Occupational lead absorption notifications

This section provides information on occupational lead absorption notifications in people aged 15 years and over from 2014 to 2021. The data comes from the Hazardous Substances Disease and Injury Reporting Tool (HSDIRT). Data before 9 April 2021 relates to a blood lead notification threshold of ≥0.48 µmol /L. From 9 April onwards, the notifiable threshold was set as ≥0.24 µmol/L. While no safe level of exposure to lead has been found, these are the notifiable thresholds currently set by the Ministry of Health [1].

Prolongued lead exposure in adults can result in a range of psychological and physiological outcomes including depression, high blood pressure, heart and kidney disease, and reduced fertility [2].

Documents

Factsheet: Occupational lead absorption notifications (Oct 2022) Download report PDF View interactive report
Metadata: Occupational lead absorption notifications (Sep 2022) Download report PDF

Key facts from 2021

  1. In 2020–2021, occupational lead notification rates for Pacific Peoples (11.0 per 100,000) were over four times greater than any other ethnic group while also having the highest median blood lead levels.

  2. Compared to 2019, occupational lead notification rates in more deprived areas, quintiles 3–5, halved in 2020, while less deprived regions were unchanged.

  3. From 2014–2021, painters were consistently the most notified career group for occupational lead notifications.

  4. In 2021, 38 males and one female, exposed to lead occupationally, exceeded the Biological Exposure Index of 0.97 µmol/L.

  5. In 2020 and 2021, occupational lead notifications contained a high amount of missing data.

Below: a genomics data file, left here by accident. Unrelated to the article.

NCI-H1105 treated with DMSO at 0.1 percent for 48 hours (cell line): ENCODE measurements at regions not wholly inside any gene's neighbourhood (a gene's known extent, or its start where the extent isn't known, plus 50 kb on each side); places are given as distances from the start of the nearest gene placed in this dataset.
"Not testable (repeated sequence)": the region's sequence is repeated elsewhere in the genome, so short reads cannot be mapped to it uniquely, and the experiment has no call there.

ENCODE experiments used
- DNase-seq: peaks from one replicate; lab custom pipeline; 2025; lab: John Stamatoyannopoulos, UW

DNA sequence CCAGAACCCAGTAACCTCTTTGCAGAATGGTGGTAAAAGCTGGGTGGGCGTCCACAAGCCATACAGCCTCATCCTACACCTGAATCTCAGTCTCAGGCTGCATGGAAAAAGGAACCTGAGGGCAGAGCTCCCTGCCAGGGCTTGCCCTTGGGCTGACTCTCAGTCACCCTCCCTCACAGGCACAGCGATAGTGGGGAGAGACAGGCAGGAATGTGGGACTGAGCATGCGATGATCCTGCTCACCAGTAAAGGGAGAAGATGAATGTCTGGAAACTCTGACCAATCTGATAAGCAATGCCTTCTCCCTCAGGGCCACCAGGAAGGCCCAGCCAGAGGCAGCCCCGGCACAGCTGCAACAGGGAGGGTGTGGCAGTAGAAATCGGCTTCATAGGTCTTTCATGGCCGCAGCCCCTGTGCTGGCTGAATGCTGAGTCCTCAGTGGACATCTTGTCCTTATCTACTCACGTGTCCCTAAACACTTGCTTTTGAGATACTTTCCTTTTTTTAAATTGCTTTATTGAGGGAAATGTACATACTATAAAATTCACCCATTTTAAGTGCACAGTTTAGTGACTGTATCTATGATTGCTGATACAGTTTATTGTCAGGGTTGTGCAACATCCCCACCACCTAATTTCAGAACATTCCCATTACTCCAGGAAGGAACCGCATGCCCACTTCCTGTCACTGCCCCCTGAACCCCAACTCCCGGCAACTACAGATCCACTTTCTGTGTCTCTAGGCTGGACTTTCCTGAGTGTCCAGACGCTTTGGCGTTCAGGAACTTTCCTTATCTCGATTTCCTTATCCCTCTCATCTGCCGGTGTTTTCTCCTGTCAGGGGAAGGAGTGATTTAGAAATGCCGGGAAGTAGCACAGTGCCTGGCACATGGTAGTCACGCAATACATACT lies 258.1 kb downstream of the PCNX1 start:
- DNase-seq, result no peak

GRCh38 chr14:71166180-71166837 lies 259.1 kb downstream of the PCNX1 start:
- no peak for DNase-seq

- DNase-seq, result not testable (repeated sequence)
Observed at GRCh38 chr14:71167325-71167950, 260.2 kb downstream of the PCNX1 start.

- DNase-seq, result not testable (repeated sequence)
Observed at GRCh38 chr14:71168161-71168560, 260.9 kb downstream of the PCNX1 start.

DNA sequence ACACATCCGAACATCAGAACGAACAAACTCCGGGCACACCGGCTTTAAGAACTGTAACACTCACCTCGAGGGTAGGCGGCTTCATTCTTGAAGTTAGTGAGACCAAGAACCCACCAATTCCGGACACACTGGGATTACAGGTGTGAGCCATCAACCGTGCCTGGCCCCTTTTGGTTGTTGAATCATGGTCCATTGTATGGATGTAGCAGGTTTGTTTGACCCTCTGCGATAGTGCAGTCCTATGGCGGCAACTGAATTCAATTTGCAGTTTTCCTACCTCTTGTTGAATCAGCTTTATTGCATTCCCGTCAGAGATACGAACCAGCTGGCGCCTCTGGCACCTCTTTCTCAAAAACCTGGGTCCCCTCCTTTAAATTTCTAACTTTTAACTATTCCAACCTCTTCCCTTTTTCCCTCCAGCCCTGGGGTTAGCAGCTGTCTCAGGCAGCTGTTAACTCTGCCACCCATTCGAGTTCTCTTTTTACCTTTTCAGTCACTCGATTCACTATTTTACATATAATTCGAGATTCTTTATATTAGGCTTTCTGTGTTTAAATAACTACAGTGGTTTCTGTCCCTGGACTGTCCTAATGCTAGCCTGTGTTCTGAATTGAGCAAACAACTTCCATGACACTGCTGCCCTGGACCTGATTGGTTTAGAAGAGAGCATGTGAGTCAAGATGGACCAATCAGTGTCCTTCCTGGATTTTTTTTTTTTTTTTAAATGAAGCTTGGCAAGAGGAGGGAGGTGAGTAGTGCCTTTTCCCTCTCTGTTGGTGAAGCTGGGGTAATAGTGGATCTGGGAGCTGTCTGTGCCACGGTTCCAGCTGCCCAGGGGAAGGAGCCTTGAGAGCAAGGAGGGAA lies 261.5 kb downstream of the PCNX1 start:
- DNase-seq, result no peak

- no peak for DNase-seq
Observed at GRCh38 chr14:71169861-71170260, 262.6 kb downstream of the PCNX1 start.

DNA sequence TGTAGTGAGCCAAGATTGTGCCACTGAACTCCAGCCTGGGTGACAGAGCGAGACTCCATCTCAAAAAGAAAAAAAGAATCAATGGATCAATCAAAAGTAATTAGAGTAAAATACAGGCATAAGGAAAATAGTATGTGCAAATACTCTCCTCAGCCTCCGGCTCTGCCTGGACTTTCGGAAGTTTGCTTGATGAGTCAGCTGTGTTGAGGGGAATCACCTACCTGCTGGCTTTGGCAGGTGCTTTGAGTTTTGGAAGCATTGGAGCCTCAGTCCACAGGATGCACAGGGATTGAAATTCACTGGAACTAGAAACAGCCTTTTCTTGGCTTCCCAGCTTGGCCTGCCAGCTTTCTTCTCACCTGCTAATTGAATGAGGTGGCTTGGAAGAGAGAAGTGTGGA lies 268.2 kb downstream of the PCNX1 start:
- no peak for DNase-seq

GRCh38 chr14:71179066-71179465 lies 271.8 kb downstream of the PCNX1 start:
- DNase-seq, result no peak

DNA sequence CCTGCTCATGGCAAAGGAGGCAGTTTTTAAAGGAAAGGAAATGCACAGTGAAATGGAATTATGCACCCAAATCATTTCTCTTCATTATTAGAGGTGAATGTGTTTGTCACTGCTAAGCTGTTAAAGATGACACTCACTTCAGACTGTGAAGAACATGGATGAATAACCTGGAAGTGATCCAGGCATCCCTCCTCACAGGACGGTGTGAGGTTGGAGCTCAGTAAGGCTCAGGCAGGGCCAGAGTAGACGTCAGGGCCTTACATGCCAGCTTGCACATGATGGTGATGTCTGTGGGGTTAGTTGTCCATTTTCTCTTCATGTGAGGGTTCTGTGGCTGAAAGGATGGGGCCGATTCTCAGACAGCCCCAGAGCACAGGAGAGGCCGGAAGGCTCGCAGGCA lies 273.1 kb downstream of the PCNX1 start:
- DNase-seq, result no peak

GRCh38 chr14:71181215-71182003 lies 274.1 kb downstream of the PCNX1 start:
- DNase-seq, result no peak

To view more information about occupational lead in Aotearoa New Zealand, as well as downloadable figures and data, access the interactive factsheet at the top of this page.

 

Information about the data

This indicator reports HSDIRT occupational lead absorption notifications from 2014 to 2021. The data was extracted from the HSDIRT system on 8 March 2021. Updates or additions made to HSDIRT after this date are not reflected in this factsheet.

Repeat blood lead tests taken within a year of the original test have been excluded from this data unless further investigation has resulted.

This data source, only includes cases that were notified and will be underestimating the total burden of disease and injury caused by lead exposures. Also, a case will not be included in the analysis if the GP is unaware of the tool and does not use it to notify cases or the laboratory does not directly notify the blood lead result to EpiSurv.

Lead absorption is challenging to detect based on symptoms alone as many cases are asymptomatic and will therefore not be seen by a doctor and/or have a blood lead test. In some instances a blood lead test will occur because of awareness of the person’s occupation.

For additional information, see the metadata linked at the top of this page.

References

1.Centres for Disease Control. 2021. Lead; Information for Workers. Atlanta: Centres for Disease Control. URL: https://www.cdc.gov/niosh/topics/lead/health.html (Accessed 04 October 2022)

2.Ministry of Health. 2021. The environmental Case Management of Lead-exposed Persons. URL: https://www.health.govt.nz/publication/environmental-case-management-lead-exposed-persons (Accessed 09 August 2021)

 

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